Friday, December 6, 2013
A common convention used in video games (most often in FPS games) is to temporarily separate the player from another character or characters using unbreakable "safety glass." While separated, a dramatic event usually takes place (such as two characters fighting to the death) and the player is left a helpless spectator. This scenario is sometimes considered preferable to an in-game cutscene but the only advantage is an arguable increase in "immersion."
If a game designer decides to employ the safety glass technique she has probably done so for two main reasons. One reason is that it is much easier to construct a non-interactive sequence. The sequence will always play out the same way without any variables. The other reason to use safety glass is that if the player has an unobstructed line of sight to another character (who is doing anything interesting) the player is likely to shoot them. And good players will shoot them in the face.
This is a very practical approach to game design but it exposes problems on both the development side and the player's side.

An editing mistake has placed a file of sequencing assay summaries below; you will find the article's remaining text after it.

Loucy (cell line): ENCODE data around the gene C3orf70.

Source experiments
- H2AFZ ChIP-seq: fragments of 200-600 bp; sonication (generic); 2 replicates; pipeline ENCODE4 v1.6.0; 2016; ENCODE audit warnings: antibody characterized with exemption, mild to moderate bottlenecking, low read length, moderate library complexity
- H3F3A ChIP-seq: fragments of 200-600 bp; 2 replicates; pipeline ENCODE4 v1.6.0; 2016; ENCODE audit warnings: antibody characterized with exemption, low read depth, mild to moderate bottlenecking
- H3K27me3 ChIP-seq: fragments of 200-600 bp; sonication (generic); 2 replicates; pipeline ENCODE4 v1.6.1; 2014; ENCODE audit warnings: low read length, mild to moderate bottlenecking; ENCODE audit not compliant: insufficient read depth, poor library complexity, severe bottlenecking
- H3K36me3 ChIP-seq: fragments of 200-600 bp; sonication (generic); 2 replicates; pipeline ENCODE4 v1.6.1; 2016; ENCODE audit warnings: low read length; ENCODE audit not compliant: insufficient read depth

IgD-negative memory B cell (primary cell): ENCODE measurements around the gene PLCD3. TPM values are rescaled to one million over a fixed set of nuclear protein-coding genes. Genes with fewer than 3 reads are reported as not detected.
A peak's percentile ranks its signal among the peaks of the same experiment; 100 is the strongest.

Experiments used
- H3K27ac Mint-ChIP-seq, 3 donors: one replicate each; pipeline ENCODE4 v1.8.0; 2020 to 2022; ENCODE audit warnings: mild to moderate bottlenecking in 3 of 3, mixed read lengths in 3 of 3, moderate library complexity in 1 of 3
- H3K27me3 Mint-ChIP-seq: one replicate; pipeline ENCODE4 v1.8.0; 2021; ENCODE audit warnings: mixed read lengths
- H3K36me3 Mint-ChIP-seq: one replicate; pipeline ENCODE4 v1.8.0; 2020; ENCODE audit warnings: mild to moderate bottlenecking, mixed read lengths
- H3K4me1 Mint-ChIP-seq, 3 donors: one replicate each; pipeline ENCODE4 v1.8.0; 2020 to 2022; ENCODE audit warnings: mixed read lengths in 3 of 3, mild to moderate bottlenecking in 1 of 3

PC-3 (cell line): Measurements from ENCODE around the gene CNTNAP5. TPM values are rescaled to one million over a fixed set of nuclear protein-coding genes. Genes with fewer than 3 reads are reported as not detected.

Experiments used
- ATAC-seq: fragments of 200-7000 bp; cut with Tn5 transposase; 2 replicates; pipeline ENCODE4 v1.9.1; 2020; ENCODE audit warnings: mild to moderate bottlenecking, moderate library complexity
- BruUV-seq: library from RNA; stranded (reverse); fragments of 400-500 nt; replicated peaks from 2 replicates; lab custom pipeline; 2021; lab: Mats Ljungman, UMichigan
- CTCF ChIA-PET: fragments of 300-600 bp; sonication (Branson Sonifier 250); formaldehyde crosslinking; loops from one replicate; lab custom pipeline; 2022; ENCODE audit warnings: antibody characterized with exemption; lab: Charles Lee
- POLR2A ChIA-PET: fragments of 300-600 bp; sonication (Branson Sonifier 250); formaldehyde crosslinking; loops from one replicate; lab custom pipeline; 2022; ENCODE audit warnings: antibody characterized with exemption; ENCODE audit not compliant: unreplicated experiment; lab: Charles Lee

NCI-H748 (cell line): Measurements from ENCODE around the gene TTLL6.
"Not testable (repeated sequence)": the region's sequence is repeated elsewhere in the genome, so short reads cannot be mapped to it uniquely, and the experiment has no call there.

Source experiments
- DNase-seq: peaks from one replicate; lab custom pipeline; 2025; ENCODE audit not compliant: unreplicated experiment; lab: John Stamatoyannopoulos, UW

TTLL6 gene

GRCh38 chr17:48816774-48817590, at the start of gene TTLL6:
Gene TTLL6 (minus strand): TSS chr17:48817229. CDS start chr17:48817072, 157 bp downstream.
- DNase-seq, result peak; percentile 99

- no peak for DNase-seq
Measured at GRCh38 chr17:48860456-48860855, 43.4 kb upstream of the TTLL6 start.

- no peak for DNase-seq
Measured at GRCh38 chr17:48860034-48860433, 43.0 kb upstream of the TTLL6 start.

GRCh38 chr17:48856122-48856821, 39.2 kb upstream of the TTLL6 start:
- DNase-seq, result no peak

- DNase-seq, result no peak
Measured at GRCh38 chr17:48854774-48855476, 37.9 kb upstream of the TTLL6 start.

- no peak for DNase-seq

The problem for players is that they have been conditioned to shoot anything that moves unless their reticule turns green or their gun automatically lowers itself. This is a sad, sad standard. Luckily, lots of games have challenged this trend, but they are still the exception.
The problem for developers is that ever increasing performance power demands higher and higher levels of spectacle. Instead of creating deeper experiences we are spending our time making more expensive explosions. We are making dumber, more expensive games.
There are many reasons why we are in the state that we are in. The good news is that there are lots of new, creative games being developed (especially in the indie realm) that challenge the standards we've trapped ourselves with.
So, game designers, the next time you find yourself roughing out a safety glass scenario, please stop and think. Why are you doing this? What could happen if you removed the safety glass? It's going to make things more difficult, that's for sure. But maybe something great will happen, for you and your players.